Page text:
Posts Tagged ‘renewable’

MISSOULIAN EDITORIAL: PSC should approve wind power deal

MISSOULIAN EDITORIAL: PSC should approve wind power deal

December 28, 2014 7:00 am

Even as one of the biggest wind energy projects in Montana broke ground near Bridger this month, the state’s Public Service Commission was deciding to deny a contract between NorthWestern Energy and the developers of a new wind power project. That decision, if allowed to stand, bodes ill for new wind development in Montana in the immediate future.

Greenfield Wind is proposing a 25-megawatt wind-power project near Fairfield. The agreement between NorthWestern and Greenfield would allow the energy company to buy power from the wind farm for $54 per megawatt-hour for the next 25 years. That, as reports have pointed out, is less than the cost of power from the 11 hydroelectric dams NorthWestern bought earlier this year.

The PSC approved that purchase, which will provide power at a rate of about $57 to $58 per mWh — even though the deal could cost ratepayers as much as $800 million in excess costs, according to one expert analysis, and will mean a direct rate increase for NorthWestern’s electric customers of more than 5 percent.

With that recent history, it was perplexing to see the PSC get hung up on the wind power agreement on a 3-2 vote. Apparently, the three commissioners who voted against the deal have concerns that NorthWestern was putting itself on the hook to purchase energy it may not need. NorthWestern, not surprisingly, disagrees with the commissioners’ conclusion.

What is somewhat surprising is that the PSC’s own staff, after reviewing the agreement, noted that adding the wind energy from this contract to NorthWestern’s portfolio would actually result in lower costs for consumers. It’s also worth mentioning that even as the PSC was deciding against this deal, wind power developers across the nation were seizing an opportunity afforded by Congress in the final days of the session through a wind production tax credit. The credit applies only to new projects started this year, and with only a few days left in the year, developers are hurrying to get their shovels in the ground.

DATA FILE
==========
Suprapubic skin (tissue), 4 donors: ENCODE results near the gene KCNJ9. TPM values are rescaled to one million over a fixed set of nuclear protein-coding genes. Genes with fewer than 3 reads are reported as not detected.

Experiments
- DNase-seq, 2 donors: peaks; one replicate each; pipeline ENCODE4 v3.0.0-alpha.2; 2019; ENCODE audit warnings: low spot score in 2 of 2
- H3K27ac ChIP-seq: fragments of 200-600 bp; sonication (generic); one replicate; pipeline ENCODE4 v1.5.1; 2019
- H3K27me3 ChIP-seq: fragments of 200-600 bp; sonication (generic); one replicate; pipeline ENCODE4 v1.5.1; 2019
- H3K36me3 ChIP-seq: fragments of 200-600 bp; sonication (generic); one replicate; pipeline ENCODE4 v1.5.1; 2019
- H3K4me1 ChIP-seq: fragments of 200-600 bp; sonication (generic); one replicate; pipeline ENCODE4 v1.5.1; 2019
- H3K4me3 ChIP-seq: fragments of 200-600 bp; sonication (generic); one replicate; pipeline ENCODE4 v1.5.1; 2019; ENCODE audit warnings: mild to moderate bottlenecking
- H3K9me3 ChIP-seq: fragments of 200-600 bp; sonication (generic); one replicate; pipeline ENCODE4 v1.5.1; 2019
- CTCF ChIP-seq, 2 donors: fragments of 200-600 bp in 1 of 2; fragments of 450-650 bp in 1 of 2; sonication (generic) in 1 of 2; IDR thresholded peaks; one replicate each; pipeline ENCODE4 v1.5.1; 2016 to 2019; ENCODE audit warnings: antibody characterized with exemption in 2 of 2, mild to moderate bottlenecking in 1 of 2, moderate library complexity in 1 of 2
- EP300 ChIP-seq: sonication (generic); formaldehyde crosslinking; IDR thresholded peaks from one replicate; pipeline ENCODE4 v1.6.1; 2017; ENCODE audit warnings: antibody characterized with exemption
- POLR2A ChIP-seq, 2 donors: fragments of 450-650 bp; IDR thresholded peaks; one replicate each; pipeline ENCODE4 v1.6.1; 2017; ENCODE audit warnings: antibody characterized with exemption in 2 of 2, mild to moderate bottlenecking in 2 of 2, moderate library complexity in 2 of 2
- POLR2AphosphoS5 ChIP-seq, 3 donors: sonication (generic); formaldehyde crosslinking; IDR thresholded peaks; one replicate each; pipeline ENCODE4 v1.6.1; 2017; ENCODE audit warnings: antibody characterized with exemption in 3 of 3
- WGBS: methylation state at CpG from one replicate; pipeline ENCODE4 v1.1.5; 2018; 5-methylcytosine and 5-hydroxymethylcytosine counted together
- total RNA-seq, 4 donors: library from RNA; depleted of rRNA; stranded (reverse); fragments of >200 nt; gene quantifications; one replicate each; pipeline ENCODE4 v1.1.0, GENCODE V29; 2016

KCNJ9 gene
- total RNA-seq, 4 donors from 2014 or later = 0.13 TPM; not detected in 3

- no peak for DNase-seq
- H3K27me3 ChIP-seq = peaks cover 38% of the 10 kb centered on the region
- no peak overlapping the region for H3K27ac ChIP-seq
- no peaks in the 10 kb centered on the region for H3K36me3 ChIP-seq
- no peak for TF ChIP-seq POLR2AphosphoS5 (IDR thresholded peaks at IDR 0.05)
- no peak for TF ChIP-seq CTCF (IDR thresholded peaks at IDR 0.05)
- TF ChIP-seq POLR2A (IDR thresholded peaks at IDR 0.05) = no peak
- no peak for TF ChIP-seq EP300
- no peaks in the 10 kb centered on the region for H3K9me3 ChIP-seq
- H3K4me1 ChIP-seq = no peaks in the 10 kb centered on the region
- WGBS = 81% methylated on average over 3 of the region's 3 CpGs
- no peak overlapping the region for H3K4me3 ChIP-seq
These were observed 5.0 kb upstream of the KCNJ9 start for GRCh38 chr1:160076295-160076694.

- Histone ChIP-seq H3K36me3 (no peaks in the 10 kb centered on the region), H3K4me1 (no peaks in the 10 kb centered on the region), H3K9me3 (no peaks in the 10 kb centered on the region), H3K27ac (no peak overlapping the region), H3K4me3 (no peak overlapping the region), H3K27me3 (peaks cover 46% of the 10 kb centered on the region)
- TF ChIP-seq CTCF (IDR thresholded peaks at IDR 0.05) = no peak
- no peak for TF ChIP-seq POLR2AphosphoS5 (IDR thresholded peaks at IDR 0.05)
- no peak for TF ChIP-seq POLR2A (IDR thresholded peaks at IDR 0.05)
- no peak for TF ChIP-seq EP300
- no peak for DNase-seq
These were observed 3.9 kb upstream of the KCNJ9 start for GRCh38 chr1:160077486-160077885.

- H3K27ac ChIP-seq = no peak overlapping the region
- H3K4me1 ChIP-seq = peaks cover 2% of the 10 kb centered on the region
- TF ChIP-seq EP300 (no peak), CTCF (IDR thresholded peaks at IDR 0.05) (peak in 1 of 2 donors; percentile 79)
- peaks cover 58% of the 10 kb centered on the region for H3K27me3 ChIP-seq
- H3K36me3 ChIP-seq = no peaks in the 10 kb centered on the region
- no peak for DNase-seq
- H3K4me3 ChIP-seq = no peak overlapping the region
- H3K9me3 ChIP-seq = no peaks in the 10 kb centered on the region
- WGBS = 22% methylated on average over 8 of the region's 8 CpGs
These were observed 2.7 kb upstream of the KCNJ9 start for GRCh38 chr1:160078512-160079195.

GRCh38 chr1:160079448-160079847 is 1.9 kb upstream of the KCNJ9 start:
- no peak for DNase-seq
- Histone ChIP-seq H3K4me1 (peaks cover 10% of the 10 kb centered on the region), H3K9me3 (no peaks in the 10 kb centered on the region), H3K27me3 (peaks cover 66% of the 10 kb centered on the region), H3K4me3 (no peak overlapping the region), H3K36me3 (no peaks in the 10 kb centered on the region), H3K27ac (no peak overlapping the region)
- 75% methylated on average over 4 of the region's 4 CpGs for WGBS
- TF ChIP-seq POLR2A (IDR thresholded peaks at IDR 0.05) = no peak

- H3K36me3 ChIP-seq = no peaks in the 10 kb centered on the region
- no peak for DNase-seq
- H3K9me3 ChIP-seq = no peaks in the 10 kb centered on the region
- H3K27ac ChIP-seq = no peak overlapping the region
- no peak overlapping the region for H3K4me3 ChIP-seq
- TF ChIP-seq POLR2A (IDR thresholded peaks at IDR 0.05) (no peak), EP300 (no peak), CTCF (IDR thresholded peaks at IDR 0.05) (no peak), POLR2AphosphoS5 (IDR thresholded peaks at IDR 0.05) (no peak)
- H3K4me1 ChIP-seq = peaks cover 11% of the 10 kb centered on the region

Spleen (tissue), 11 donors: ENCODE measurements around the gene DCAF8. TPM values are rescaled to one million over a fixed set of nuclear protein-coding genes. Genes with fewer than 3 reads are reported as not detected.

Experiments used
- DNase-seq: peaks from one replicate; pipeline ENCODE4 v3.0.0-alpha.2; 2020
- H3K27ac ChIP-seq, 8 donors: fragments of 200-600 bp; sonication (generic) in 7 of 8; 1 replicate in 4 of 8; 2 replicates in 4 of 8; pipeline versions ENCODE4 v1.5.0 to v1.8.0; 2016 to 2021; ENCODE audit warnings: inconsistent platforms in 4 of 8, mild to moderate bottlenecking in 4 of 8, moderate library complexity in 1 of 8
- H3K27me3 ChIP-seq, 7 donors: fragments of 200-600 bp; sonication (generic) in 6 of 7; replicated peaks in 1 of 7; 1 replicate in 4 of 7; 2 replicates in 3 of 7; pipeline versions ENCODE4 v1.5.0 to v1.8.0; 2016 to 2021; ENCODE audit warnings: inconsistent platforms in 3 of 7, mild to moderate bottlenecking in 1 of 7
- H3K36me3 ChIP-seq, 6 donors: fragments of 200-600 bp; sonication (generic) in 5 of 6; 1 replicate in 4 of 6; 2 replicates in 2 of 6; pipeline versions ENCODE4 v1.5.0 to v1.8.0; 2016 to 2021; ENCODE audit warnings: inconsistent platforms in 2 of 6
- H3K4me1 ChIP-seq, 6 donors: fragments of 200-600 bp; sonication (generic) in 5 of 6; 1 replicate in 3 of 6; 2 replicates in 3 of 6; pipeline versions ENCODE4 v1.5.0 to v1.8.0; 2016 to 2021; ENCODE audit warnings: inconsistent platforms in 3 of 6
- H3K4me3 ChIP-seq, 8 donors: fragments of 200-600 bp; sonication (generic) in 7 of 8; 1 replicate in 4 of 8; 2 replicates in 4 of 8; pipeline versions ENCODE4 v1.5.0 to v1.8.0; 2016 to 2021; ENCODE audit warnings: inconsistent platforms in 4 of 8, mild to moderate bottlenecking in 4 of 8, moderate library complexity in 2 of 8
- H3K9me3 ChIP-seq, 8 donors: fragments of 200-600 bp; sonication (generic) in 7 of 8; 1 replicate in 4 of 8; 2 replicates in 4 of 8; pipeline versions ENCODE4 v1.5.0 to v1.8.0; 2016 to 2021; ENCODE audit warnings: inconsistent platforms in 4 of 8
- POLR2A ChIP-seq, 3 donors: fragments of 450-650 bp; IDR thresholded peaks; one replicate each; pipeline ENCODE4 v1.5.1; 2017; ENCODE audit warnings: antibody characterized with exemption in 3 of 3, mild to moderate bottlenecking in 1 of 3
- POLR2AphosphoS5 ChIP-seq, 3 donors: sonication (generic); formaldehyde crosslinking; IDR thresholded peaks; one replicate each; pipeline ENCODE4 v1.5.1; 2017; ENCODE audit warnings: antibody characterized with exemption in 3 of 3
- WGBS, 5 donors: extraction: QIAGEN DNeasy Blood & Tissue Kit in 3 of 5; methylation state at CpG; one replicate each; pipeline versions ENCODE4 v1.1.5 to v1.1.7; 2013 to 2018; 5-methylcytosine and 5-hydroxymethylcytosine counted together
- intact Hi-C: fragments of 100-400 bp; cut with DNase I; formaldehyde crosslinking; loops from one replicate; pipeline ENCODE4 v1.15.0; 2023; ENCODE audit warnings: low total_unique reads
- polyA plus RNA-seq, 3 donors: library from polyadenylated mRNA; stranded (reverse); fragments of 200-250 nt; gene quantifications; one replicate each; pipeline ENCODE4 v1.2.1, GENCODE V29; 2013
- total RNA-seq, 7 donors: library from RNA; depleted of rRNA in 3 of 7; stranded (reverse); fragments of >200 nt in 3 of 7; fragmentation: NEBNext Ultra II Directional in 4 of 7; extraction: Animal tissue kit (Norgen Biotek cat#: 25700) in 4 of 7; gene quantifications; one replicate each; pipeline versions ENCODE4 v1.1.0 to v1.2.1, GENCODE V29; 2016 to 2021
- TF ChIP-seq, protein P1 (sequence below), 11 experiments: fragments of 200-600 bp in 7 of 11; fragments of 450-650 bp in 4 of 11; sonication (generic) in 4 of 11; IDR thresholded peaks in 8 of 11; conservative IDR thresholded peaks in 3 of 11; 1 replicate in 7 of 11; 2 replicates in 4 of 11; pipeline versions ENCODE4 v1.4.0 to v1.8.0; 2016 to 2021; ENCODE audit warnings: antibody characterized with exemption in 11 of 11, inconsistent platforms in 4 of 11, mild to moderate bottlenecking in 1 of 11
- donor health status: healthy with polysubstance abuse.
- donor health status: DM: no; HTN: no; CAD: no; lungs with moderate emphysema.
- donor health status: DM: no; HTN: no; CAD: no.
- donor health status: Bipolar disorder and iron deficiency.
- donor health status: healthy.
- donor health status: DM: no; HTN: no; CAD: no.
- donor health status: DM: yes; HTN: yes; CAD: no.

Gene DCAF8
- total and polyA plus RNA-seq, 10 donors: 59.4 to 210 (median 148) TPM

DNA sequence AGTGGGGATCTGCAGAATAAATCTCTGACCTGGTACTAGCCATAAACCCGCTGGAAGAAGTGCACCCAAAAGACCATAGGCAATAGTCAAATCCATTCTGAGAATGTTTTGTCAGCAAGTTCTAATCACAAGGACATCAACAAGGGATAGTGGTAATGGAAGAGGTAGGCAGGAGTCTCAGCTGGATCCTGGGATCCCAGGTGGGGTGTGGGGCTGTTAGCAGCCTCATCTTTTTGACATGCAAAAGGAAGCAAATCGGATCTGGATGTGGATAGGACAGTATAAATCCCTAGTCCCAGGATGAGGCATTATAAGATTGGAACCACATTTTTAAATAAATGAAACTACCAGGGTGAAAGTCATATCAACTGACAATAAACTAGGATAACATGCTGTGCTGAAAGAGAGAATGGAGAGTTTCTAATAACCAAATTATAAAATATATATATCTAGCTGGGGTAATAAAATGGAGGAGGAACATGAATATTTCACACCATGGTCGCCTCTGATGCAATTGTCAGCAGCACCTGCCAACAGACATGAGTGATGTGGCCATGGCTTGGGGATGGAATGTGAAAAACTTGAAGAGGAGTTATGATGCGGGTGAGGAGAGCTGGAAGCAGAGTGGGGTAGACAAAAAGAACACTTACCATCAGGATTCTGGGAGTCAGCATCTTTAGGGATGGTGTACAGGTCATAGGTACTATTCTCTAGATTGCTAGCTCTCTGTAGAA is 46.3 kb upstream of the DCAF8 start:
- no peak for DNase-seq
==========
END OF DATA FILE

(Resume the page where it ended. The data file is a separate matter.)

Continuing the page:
The developers of the 120-turbine Mud Springs Wind Ranch in Carbon County were among them. Thanks to the tax credit, the $550 million project stands to recoup 2.3 cents for every kilowatt hour of power it produces.

Meanwhile, U.S. Sen Jon Tester, D-Mont., was among those calling for a long-term extension of wind production tax credits starting in the new year. He seems to understand that such incentives help encourage new wind power development, and that Montana, as one of the places in the nation with the most wind potential, is in a prime position to gain from increased wind development.

This kind of activity at the state and federal level helps point which way the wind is blowing. But even setting all that aside, PSC Commissioners Bob Lake, who represents the region that includes Missoula, and Travis Kavulla found nothing in the duly negotiated contract between NorthWestern and Greenfield worth killing the deal; rather, they found that the mutually beneficial settlement to be in the best interests of NorthWestern’s 340,000 ratepayers in Montana.

Greenfield officials have said they plan to ask the PSC to reconsider its decision. This time, the three commissioners who voted to deny the deal — Roger Koopman, Kirk Bushman and commission chair Bill Gallagher — ought to pay closer attention to the information provided by their own staff and the arguments of their colleagues on the commission.

via MISSOULIAN EDITORIAL: PSC should approve wind power deal.

North American Windpower: Alberta Breaks Wind Power Record, Then Does It Again